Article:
Oh we love this ruins site! Muyil and Chunyaxché, the modern names used to refer to this archaeological site are located within the Sian Ka'an Biosphere Reserve. Muyil is small and lush, no crowds and has a mystical quality about it. An easy site for you to navigate, and you will find the lagoon adds an entirely different spin to exploring the ruins.
Muyil is the most notable of the 22 pre-hispanic settlements of the Sian Ka’an and is situated 12 kilometers inland from the Caribbean shoreline, approximately 25 kilometers south of Tulum pueblo on Highway 307.
Muyil A is open to the public and extends across 38 hectares of jungle. It was a densely populated settlement during the pre-hispanic era with a greater quantity of civic-religious and residential buildings. Only some of buildings in Muyil A have been excavated by archaeologists. Because of the ruin’s proximity to Muyil lagoon, the city is thought to have been an important stop in the pre-hispanic Maya’s maritime trade route along the coast. There is evidence that the Maya utilized natural inlets and beaches up and down the coast for trade; Tulum ruins, Tankah, Akumal, Xaac, Paamul, Chakalal and the inlet of Xel-Ha and Xcaret.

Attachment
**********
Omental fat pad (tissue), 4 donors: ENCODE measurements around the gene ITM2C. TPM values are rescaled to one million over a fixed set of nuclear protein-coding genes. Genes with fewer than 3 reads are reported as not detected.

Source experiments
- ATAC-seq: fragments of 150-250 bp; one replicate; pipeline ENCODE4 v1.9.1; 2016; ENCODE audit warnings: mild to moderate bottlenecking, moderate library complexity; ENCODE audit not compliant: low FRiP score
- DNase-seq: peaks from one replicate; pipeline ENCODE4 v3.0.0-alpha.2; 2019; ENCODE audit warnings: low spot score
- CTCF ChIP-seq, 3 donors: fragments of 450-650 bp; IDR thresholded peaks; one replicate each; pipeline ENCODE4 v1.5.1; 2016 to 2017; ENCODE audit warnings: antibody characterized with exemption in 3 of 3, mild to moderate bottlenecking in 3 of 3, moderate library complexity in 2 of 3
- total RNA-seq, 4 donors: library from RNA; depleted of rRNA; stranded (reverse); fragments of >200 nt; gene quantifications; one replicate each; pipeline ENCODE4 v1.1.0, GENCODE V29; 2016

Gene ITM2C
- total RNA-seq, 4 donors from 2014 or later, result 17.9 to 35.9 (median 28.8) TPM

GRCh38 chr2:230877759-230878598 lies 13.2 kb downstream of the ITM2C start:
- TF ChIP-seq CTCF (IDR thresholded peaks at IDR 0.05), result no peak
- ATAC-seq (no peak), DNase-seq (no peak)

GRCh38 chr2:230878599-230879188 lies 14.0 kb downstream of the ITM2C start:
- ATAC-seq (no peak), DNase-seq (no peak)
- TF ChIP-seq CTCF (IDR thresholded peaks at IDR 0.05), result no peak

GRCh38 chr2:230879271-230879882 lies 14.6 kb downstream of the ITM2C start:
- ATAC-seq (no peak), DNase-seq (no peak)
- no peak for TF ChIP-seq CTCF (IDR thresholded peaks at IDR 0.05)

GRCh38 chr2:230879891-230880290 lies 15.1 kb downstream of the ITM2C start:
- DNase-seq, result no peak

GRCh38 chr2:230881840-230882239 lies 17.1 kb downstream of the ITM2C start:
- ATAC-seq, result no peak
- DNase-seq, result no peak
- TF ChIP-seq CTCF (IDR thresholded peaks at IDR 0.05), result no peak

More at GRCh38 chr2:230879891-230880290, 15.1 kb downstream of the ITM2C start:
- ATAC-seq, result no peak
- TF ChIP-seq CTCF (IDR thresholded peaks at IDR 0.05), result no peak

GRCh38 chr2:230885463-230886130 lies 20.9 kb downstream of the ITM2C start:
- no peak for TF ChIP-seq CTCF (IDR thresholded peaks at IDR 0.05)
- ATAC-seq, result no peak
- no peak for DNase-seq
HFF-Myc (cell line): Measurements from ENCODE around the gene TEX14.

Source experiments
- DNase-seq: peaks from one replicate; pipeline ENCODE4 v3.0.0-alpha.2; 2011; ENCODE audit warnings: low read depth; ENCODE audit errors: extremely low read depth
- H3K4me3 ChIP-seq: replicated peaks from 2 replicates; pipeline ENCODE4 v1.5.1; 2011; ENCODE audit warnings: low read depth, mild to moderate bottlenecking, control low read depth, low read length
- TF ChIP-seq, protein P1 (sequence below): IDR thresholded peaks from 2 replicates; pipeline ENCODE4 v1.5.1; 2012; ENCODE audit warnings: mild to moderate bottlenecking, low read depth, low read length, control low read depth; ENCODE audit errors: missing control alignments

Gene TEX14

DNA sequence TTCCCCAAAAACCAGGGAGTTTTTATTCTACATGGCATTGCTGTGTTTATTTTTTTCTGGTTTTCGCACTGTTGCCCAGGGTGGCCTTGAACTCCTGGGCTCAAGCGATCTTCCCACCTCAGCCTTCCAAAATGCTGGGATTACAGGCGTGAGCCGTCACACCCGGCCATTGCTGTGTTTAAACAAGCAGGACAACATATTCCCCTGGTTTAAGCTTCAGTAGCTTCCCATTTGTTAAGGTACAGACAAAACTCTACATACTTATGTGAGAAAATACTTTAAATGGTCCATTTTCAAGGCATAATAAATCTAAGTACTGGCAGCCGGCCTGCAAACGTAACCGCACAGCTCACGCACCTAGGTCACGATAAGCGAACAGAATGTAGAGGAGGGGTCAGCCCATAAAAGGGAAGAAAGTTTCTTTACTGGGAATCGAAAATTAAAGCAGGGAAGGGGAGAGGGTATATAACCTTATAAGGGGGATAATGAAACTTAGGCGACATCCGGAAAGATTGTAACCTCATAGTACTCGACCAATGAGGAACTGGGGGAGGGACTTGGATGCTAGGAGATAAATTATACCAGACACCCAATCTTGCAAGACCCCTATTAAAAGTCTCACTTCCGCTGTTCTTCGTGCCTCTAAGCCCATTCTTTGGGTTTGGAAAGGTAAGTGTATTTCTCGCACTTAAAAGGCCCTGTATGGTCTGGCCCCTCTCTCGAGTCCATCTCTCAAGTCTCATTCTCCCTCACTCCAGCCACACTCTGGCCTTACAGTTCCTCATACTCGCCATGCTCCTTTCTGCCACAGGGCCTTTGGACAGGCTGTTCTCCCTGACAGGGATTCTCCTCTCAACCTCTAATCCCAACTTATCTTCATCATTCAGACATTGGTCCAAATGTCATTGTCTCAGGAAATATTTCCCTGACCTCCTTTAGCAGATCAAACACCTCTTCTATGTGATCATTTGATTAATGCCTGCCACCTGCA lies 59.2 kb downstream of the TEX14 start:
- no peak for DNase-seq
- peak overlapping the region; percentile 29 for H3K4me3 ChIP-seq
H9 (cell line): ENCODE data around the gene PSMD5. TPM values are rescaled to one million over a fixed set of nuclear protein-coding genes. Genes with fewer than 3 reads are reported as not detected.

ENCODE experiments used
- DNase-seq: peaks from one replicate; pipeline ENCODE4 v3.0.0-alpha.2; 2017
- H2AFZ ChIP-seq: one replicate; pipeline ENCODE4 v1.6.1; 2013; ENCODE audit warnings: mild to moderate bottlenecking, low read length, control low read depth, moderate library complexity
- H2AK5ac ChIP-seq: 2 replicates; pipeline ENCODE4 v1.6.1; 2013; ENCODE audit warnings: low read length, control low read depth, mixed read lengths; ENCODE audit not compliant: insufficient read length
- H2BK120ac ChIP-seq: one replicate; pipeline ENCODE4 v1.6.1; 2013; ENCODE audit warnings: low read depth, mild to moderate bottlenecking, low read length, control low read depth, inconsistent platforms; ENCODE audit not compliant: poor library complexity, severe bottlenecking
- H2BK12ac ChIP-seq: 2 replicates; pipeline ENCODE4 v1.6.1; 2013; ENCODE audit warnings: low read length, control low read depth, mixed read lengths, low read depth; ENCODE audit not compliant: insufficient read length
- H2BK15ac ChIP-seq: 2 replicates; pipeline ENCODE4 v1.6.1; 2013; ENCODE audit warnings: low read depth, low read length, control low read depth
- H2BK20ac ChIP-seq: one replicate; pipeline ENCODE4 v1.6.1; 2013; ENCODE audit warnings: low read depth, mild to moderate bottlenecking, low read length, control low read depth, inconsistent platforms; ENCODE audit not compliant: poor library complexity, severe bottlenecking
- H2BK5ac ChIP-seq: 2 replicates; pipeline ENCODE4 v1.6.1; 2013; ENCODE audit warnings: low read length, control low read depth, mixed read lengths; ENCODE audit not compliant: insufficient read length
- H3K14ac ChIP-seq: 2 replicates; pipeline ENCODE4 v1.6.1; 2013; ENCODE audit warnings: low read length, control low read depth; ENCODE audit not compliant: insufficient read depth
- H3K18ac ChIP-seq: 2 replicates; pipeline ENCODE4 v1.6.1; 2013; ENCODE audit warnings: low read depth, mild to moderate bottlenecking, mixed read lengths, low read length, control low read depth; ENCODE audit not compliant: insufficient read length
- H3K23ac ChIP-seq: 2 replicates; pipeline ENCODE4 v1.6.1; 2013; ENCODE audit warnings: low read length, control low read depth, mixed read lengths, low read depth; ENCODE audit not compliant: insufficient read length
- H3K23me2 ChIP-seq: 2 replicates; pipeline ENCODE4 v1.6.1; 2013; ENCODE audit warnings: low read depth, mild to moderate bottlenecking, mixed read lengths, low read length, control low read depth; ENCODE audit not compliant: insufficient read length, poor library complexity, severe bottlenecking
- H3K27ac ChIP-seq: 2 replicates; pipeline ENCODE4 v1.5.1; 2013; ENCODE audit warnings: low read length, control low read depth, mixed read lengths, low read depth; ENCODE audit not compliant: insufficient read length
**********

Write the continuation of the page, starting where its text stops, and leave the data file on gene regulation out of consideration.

The lagoons of Muyil and Chunyaxche are connected to the Caribbean sea by a narrow canal system dredged by the ancient Maya. These waterways provided access to the Caribbean by way of Laguna Campechen and the sea inlet at Boca Paila.
Muyil B is located 2 kilometers northeast of Muyil A and consists of a small nucleus of structures. Information indicates that Mayan groups began to populate Muyil B around 300 B.C. This is centuries before Chichen Itza, Uxmal and Tulum were built. Muyil B was in use by the Maya until the first decades of the 16th century when Francisco de Montejo led the Spanish conquest of Yucatan. According to colonial period documents, the first campsite of the Spanish was established by Montejo in 1527 near the then Mayan seaport of Xel-ha, and he called it Salamanca de Xala.